3D Printing/ Additive Manufacturing

A Beginner's Guide to Polymers in Additive Manufacturing

Automation Alley
June 15, 2023
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Polymers are the most common 3D printing materials. Learn about the different types, capabilities and applications of polymers in additive manufacturing.

As 3D printing technology advances, so does the range of materials available for use in 3D printers. Polymer is one of the most diverse and widely used, with a variety of grades and varieties available for different applications. This article will explore the relationship between polymer and additive manufacturing as well as the various types of polymer that can be used in the production process.

What Is Polymer?

Polymer is a term used to classify materials, specifically ones that are made up of large molecules with repetitive subunits. They can be natural or synthetic, although most people are probably familiar with the term because of its association with plastic. All plastics are polymers, as well as some other synthetic materials like nylon and polyester.

Polymer In Additive Manufacturing: An Overview

Polymer has long been an asset to the manufacturing industry due to its versatility. It is water-resistant, durable, and generally nimble, allowing for use in a range of applications. To date, this includes consumer goods, auto parts, medical implants, and aerospace components.

Recently, the polymer has found its place in 3D printing or additive manufacturing. Producers are using the material in tandem with new technology to craft highly intricate designs that would be difficult, if not impossible to make through traditional means. The extreme precision offered by additive printers combined with the malleability of polymer materials opens the door to new possibilities.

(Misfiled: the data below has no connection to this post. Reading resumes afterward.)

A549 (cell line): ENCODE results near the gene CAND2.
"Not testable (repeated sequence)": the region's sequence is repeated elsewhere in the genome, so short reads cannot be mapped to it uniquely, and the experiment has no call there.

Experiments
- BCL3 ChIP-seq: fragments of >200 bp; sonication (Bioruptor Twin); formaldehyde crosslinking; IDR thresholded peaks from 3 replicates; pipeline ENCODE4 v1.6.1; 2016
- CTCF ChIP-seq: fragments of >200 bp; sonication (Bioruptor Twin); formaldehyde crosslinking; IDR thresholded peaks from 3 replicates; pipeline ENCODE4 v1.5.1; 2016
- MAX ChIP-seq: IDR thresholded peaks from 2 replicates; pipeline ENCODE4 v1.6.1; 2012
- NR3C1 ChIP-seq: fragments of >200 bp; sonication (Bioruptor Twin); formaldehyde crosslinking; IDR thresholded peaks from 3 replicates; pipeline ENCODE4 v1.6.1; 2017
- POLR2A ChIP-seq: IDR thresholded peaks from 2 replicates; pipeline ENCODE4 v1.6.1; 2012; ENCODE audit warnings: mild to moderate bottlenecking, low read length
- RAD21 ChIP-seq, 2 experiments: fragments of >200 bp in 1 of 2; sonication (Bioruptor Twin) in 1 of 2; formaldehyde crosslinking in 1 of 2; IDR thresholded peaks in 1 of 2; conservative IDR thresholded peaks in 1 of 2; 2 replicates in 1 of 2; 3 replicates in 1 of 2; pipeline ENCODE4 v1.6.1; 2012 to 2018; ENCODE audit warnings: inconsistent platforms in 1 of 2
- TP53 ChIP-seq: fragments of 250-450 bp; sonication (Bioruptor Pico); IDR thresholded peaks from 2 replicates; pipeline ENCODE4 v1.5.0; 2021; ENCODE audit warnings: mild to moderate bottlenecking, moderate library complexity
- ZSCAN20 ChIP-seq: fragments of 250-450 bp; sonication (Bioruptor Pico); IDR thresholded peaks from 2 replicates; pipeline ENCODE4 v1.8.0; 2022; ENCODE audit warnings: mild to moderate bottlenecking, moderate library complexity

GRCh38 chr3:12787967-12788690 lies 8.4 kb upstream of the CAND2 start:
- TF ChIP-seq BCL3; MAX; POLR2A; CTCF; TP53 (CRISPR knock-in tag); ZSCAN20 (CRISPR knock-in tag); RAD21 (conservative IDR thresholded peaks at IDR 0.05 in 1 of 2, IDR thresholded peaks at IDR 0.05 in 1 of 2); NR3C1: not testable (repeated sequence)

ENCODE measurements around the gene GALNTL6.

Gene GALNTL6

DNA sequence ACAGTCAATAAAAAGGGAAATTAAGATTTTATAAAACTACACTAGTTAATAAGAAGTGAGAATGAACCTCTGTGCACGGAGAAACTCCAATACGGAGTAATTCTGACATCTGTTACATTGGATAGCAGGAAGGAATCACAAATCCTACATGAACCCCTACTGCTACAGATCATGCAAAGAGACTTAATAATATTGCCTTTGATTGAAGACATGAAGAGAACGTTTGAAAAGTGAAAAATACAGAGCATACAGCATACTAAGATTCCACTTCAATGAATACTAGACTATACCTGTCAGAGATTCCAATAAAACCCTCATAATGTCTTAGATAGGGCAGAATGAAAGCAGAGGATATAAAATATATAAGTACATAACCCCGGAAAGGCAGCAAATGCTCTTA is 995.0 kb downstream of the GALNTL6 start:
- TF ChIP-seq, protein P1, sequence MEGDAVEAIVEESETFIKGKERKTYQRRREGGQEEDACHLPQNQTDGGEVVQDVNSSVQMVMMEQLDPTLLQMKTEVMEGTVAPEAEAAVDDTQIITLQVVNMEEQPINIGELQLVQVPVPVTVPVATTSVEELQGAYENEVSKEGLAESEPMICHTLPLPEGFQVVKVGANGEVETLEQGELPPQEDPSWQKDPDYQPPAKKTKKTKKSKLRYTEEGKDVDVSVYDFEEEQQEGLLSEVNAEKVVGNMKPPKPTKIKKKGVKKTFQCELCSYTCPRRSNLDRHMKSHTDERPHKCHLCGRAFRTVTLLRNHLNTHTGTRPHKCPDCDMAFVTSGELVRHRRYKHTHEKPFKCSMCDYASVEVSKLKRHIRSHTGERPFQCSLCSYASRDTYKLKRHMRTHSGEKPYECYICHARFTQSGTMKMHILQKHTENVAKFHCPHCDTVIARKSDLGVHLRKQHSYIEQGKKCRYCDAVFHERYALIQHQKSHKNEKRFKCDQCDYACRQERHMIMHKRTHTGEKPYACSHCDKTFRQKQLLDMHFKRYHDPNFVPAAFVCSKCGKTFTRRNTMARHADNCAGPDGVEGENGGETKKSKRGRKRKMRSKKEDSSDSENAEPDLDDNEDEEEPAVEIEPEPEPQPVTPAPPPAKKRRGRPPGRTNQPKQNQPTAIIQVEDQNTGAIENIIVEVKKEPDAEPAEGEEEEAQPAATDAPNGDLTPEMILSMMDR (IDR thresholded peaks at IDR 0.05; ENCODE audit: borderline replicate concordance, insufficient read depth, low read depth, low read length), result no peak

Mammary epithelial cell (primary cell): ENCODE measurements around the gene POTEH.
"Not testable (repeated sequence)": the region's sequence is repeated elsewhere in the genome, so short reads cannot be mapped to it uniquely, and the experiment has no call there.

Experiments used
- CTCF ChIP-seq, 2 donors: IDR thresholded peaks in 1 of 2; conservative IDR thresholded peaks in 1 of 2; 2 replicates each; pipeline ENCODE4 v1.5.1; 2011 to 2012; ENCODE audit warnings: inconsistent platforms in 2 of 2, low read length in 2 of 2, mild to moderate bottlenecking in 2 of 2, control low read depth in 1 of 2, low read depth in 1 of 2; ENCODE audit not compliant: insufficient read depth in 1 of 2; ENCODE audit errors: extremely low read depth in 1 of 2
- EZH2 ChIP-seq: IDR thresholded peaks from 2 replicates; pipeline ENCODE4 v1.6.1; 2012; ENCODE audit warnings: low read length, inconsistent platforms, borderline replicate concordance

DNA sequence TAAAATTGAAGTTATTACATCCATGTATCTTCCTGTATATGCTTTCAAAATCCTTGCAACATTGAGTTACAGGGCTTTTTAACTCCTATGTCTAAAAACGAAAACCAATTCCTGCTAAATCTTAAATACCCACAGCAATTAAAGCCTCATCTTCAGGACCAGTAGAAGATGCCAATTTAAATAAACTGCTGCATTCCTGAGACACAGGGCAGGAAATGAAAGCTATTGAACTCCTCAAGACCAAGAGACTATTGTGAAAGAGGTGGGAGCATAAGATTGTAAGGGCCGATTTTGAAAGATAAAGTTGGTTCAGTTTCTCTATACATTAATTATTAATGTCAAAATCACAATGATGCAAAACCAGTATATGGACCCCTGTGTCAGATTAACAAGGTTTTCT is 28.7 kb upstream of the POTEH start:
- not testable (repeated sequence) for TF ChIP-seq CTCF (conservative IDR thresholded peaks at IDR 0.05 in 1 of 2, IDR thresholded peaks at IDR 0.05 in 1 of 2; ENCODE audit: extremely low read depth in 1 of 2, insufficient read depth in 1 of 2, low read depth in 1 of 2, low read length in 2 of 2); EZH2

One promising application for polymer 3D printing comes in the form of medical devices and prosthetics. Synthetic materials can be designed to precisely mimic the structure and locomotive relationships of human joints and bones. Prosthetic devices can be produced with incredible attention to detail, allowing for more comfortable and flexible use.

Moreover, polymer 3D printing allows for the production of complex implants that would normally require extensive hand-crafting or machining. Companies are able to produce custom-made implants that cater to patient specifications — such as shape, size, and material composition — in a fraction of the time it would take with traditional manufacturing methods.

These advancements could revolutionize the medical industry, providing a more cost effective and efficient way to manufacture products with short lead times. It may even lead to new treatments or therapies that wouldn't have been possible before.

Aside from healthcare, 3D printing polymers are also being explored in other industries. Automotive, aerospace and consumer goods companies are all leveraging the technology to create lighter parts with more complex geometries which are ideal for applications such as robotics or drone manufacturing.

Because it's so cost-effective, polymers can also be used for prototyping. Designers are able to quickly and easily create models of their products to test and refine before committing to a full manufacturing run. This helps save time, money, and resources while still delivering the same quality end product.

Types of Polymer Printing Processes